Ay-i-iaiiiii… Hopscotch 2014, what can we say? A week after the event and we’re still exhausted, our ears still ringing. Full disclosure: the BLURT crew was busy pretty much from 10 in the morning until 2 in the evening Thursday through Saturday (with the exception of Thursday night, which was brought to a premature end, for us at least, thanks to a torrential rainpour that doused the streets of Raleigh and left us righteously soaked to the skin).

For starters, we were on hand at our sister business Schoolkids Records and helping host day parties: go HERE to see my photo gallery. My personal faves included Amigo, Pinkerton Raid, Temperance League, Lud, Melissa Swingle and – my new favorite band – The Everymen. We profiled The Everymen earlier this year at the site and now I know why contributor John Moore was so ga-ga over ‘em. And then of course it was time to hit the city plaza by 6pm, which found us watching De La Soul on Thursday night (they were good, although the crowd was oddly soporific), St. Vincent and Spoon on Friday (both were outstanding, although the sound for the latter was so criminally distorted no matter where you positioned yourself that someone on the audio crew needs to be horsewhipped), and Death and Mastodon on Saturday (Death was a revelation, and even one of the member’s odd tangent into Christian proselytizing didn’t take away from the punk/hard rock power of the set; Mastodon was just ridiculously brutal, and I mean that in a good way).

You can view photographer Gallion’s favorite images below, along with a more comprehensive night-by-night gallery HERE. Among my own highlights:


  • Drag Sounds (Thursday, Pour House) – hi-nrg garage raveups straight outta Durham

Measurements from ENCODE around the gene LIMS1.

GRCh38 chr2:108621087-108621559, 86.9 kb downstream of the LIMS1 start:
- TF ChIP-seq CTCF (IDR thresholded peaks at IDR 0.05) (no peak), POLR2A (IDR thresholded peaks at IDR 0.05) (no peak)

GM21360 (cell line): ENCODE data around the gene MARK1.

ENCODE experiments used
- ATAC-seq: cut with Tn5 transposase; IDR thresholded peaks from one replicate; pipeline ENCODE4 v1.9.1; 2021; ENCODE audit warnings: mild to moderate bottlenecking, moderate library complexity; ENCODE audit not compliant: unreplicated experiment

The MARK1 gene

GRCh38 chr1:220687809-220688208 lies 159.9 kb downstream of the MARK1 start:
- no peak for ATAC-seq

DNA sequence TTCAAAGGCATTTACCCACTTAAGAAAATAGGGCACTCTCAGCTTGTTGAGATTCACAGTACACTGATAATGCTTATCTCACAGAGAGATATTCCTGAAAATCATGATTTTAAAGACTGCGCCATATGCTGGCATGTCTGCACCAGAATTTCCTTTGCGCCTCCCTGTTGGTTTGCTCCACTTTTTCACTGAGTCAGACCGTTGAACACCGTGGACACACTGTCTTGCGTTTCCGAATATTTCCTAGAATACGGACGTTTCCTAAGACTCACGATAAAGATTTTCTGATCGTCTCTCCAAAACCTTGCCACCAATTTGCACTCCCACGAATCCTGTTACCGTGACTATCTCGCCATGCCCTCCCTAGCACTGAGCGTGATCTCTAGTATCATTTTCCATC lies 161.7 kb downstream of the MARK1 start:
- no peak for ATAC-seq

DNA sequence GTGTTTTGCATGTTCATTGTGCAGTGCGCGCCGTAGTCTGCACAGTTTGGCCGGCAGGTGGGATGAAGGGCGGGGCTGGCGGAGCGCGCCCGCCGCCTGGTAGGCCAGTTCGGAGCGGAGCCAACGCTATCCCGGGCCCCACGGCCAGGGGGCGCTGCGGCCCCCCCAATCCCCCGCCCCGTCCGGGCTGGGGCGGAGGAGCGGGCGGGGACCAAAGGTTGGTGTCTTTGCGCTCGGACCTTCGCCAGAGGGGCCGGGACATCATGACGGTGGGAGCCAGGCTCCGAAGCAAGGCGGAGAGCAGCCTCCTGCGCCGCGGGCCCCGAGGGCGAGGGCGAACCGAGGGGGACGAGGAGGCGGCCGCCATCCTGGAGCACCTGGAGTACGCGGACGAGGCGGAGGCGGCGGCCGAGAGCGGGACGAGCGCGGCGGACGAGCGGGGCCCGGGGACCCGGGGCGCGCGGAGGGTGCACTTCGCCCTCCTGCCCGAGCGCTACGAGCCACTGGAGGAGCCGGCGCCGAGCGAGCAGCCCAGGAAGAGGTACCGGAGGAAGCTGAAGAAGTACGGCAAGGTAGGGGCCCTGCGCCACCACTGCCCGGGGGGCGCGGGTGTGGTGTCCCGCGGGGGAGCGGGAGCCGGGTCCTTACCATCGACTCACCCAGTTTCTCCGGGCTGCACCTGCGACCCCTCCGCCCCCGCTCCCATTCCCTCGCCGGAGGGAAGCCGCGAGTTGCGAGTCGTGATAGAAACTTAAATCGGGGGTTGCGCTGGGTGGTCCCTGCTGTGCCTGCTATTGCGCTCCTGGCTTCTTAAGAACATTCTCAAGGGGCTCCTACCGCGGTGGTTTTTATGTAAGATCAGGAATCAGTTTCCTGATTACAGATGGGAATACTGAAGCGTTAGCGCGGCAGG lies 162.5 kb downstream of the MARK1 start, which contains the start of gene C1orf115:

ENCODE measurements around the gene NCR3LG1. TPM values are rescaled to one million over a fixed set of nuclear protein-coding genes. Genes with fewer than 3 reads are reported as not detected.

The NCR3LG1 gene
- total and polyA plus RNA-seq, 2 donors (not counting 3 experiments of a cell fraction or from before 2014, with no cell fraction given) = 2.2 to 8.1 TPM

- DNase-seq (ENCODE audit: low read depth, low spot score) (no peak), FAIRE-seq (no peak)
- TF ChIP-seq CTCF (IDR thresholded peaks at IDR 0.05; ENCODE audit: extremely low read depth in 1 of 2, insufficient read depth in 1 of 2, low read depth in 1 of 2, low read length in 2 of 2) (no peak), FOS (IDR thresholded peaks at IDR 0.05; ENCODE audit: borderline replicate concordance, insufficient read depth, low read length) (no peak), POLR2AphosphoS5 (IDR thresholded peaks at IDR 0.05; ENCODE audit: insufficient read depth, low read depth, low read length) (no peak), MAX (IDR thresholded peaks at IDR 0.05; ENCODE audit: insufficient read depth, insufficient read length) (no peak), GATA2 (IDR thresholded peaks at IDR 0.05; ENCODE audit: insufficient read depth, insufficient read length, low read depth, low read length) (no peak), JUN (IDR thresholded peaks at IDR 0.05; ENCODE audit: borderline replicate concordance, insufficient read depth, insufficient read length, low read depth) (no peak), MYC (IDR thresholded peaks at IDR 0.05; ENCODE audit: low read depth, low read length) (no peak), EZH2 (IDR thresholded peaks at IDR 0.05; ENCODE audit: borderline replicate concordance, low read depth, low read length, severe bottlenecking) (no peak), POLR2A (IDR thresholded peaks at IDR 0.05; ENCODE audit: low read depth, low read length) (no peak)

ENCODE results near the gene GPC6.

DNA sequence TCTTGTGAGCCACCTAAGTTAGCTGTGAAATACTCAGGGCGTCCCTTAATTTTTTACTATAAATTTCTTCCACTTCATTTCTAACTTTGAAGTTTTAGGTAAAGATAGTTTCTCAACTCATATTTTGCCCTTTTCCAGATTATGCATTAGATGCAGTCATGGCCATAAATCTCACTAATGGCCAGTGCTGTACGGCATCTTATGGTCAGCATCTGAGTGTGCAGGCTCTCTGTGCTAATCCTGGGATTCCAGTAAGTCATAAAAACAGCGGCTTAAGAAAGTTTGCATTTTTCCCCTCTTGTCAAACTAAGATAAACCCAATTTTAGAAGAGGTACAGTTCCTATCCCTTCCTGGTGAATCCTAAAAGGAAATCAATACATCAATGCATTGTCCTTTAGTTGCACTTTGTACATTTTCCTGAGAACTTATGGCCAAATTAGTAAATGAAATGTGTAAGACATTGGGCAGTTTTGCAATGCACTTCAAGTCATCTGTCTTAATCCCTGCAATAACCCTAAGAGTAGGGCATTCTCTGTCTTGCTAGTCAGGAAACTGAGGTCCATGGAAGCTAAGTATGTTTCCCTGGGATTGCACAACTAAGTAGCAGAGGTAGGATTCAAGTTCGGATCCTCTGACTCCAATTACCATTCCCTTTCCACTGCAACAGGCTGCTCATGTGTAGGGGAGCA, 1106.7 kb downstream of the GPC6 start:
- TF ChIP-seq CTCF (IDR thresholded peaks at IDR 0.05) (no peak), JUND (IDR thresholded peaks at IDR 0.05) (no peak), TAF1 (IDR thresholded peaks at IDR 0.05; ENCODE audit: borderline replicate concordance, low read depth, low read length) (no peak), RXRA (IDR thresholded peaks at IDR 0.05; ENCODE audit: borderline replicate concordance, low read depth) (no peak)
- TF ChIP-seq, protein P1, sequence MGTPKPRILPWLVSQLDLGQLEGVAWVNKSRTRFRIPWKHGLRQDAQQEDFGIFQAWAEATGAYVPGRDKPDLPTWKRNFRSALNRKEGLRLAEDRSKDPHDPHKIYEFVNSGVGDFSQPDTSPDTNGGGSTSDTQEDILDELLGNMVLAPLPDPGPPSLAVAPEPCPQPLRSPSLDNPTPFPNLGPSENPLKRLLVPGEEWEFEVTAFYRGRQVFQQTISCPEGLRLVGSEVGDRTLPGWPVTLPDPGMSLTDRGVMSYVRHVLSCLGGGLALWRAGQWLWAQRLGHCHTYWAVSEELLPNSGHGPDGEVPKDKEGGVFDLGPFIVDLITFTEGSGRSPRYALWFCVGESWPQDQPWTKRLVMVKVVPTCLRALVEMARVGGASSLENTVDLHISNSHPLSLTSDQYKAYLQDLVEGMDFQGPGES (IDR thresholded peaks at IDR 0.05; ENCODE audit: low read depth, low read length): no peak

• Blanko Basnet (Thursday, Tir Na Nog) – a Hammer No More The Fingers offshoot from Raleigh, and the kind of airy, Prog-tilting indie rock that never fails to make me grin
  • Museum Mouth (Thursday, Slim’s) – although I spent most of the set trying to wring out my soaking wet shirt and mop the rain from my head, there was a pop-punk buzz afoot for these savvy young Tarheels that kept me warm in the tummy
  • St. Vincent (Friday, city plaza) – it was a surprisingly short set, barely over an hour, which left more than a few fans who paid for an individual show ticket rather dismayed; there were noticeable “boos” from the crowd when Annie did not come back out for an encore. Still, she closed out her energetic, tuneful set in a strobelight-strafed, feedback-laden orgy of noise that was nothing less than cathartic.
  • That busker group outside Capitol Smoke Shop (Friday, on the street) – one of the treats about SXSW in Austin is always the unexpected impromptu performances you run into, and Hopscotch was no exception. These guys served up a positively killer version of the Allmans’ “Blue Sky” arranged for guitar and mandolin, drawing an appreciative crowd in the process.
  • Sun Kil Moon (Friday, Lincoln Theater) – technically I was not at this, but I did file a post-mortem about the “fuckin’ hillbillies” incident HERE. A few days later Mark K himself posted my story at his SKM website and let me know that of all the coverage, mine was the most fair and even-handed – and that he appreciated it.
  • Death (Saturday, city plaza) – whoah, a drum solo 20 minutes into the set, now THAT is rock ‘n’ roll, my friends. Plus, with the Motor City meeting Hendrix in a melodic hard rockin’ soul mashup, it nicely accented the 45-minute all wheat/no chaff set. Both the newer and the older material worked, and I am making plans to see these guys as soon as possible in their natural club habitat.